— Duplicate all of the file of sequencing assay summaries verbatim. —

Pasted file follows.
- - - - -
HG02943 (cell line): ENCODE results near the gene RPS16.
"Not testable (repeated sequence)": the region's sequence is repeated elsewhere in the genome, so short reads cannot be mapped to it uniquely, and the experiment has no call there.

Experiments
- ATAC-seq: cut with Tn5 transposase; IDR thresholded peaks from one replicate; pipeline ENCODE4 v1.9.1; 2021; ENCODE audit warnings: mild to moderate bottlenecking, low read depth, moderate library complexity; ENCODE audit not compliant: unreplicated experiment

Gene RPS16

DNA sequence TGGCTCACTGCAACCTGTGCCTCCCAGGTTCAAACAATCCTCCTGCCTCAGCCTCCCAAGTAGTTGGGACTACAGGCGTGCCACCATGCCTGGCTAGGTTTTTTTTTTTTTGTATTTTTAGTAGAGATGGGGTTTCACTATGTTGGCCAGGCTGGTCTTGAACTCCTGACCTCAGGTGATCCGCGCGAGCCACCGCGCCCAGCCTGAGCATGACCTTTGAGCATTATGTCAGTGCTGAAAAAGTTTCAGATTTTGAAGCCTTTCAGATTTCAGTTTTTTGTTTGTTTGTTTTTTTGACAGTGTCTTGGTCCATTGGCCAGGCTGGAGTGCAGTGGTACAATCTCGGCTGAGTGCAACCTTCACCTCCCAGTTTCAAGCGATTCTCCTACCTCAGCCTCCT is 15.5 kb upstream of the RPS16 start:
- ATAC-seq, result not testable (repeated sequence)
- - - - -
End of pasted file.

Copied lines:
HG02943 (cell line): ENCODE results near the gene RPS16.
"Not testable (repeated sequence)": the region's sequence is repeated elsewhere in the genome, so short reads cannot be mapped to it uniquely, and the experiment has no call there.

Experiments
- ATAC-seq: cut with Tn5 transposase; IDR thresholded peaks from one replicate; pipeline ENCODE4 v1.9.1; 2021; ENCODE audit warnings: mild to moderate bottlenecking, low read depth, moderate library complexity; ENCODE audit not compliant: unreplicated experiment

Gene RPS16

DNA sequence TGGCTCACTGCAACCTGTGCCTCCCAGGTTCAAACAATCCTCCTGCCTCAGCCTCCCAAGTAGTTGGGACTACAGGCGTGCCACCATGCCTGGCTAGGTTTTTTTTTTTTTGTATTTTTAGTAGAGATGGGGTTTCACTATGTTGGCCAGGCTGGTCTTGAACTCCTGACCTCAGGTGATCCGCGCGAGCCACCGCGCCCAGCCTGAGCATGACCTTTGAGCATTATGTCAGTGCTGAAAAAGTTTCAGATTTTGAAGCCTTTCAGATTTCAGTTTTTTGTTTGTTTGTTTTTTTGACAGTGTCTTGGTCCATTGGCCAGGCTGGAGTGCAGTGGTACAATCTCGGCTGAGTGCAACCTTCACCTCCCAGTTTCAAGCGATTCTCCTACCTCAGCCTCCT is 15.5 kb upstream of the RPS16 start:
- ATAC-seq, result not testable (repeated sequence)